U.S. jewelry demand to hit a 12-year high in 2021 - Metals Focus
(Kitco News) - U.S. consumers with a little extra cash in their pockets and nothing to spend it on have opted to buy more bling this year, as jewelry sales are expected to reach their highest level in 12 years, according to analysts at Metal Focus.
In a preliminary assessment of the North American jewelry market, analysts at the U.K.-based precious metals research firm said they expect jewelry consumption to increase by 140 tonnes, a 10% increase from 2019.
"If achieved, that would be the highest total basis our records going back to 2010. Such levels, of course, remain well down on historic highs of over 300t, following a decade or two of structural change," the analysts said.
The analysts said their anecdotal evidence highlights an increase in jewelry purchases as consumers have been unable to spend money on other luxury items like vacations. The analysts said that economic growth following the pandemic has also supported the market, which was devastated by the COVID-19 pandemic in 2020.
"The immediate macroeconomic backdrop is supportive with wages firming, unemployment low and lower-income groups' generous financial government support during the most uncertain phases of the pandemic," the analysts said.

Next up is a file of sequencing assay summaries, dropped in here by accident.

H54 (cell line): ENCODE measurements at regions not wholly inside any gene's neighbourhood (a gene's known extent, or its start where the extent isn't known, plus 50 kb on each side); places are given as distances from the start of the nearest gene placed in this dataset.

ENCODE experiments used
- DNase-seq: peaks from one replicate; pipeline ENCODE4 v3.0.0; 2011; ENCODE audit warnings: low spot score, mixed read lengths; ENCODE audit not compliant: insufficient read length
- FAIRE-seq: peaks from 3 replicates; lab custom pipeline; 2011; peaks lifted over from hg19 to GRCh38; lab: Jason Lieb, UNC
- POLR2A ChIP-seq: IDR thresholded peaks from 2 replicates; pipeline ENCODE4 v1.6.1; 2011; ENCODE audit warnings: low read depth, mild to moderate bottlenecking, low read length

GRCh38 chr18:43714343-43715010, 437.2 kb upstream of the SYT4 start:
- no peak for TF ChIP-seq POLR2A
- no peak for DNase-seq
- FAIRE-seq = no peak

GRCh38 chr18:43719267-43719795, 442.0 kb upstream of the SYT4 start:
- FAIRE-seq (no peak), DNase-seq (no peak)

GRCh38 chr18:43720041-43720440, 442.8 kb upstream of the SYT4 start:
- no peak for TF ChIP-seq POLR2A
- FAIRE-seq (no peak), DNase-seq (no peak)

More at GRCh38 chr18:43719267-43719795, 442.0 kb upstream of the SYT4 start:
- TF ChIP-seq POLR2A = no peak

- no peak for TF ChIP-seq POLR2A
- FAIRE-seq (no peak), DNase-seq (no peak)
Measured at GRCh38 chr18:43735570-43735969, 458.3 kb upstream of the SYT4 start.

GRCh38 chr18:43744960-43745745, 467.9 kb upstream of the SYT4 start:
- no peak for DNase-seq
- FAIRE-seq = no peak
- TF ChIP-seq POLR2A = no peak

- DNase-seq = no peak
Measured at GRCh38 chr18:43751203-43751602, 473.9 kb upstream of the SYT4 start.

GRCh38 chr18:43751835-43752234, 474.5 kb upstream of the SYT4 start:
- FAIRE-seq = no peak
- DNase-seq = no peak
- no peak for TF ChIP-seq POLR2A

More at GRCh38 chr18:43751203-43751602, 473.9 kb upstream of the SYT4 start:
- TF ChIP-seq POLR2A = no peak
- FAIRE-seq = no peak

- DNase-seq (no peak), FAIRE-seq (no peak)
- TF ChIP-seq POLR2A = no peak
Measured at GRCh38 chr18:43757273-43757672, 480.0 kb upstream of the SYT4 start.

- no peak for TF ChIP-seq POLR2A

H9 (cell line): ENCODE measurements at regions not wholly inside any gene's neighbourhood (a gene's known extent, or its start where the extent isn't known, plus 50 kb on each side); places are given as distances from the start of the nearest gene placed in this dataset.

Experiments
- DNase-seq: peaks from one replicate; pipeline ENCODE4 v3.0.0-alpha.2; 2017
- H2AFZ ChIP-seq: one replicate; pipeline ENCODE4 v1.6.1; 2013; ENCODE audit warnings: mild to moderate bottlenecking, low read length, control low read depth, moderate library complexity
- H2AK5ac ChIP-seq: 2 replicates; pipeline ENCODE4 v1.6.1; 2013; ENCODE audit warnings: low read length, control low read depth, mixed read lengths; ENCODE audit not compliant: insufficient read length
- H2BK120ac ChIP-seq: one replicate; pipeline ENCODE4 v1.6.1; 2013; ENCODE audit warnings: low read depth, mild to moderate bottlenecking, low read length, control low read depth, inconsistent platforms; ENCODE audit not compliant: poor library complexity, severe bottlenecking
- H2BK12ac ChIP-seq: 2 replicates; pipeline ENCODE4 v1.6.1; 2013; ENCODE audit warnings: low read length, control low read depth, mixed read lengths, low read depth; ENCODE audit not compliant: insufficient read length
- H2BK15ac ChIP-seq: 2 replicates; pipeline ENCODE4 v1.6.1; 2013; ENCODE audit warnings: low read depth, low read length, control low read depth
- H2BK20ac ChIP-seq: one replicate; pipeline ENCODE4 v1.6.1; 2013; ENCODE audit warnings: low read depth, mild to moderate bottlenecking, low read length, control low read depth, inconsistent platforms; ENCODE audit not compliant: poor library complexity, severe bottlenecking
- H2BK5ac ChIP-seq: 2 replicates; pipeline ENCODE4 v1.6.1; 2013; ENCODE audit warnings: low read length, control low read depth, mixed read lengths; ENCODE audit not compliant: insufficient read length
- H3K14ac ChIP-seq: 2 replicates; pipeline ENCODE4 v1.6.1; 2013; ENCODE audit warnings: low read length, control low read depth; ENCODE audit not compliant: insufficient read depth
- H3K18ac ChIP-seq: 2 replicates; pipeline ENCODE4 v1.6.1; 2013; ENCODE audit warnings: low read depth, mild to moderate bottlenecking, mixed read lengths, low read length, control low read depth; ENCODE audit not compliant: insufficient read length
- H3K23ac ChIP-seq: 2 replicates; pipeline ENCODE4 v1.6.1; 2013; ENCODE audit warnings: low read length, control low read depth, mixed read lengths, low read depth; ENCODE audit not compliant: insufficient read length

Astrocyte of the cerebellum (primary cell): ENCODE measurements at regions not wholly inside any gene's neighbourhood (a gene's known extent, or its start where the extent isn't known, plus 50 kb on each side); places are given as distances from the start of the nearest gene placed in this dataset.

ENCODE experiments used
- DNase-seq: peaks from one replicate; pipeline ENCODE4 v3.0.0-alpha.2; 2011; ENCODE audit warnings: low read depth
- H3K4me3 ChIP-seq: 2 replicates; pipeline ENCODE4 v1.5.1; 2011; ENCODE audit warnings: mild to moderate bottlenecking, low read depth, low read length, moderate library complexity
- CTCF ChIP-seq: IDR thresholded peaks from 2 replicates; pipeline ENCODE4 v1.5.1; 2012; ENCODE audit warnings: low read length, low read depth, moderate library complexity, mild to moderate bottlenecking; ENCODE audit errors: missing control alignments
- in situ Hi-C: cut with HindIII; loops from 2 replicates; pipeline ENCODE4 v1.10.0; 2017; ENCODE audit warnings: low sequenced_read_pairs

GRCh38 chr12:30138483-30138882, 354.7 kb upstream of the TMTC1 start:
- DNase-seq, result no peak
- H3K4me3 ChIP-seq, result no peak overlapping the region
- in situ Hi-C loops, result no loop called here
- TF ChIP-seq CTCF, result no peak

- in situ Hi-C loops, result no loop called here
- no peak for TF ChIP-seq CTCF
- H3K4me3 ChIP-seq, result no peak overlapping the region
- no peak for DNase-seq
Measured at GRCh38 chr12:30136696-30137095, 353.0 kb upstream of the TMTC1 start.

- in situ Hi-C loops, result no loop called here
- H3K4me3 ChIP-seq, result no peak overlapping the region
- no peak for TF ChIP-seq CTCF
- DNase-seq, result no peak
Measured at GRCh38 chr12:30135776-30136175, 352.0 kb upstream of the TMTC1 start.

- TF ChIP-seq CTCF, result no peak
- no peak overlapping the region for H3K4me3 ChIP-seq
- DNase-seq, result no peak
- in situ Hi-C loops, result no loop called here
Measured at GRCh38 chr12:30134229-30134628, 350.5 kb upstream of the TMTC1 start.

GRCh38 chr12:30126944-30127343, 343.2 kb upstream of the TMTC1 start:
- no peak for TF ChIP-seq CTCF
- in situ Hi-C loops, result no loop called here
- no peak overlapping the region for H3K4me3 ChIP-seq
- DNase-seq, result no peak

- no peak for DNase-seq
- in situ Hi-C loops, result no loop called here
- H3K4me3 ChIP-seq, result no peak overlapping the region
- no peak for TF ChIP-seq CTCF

The research firm also said that the market could be seeing a fundamental shift as consumers buy bigger pieces and are comfortable buying them online.
"Much has been made of a desire to gift jewelry to loved ones in troubled times, but it is argued that a newer desire to reward and enjoy oneself has emerged as lockdowns have eased, all of which has supported the self-purchase side of the gold jewelry market in a say $200-$500 sweet-spot," the analysts said.
It is not just North America that is seeing renewed growth in jewelry demand. Metals Focus said that the European market is also in the midst of a "solid recovery."
"In terms of consumption, following a slow start to the year, the recovery in jewelry sales has gained momentum in recent months, led by the re-opening of key economies. That said, the growth in Europe still seems to lag the U.S. due to ongoing caution towards discretionary consumer spending," the analysts said.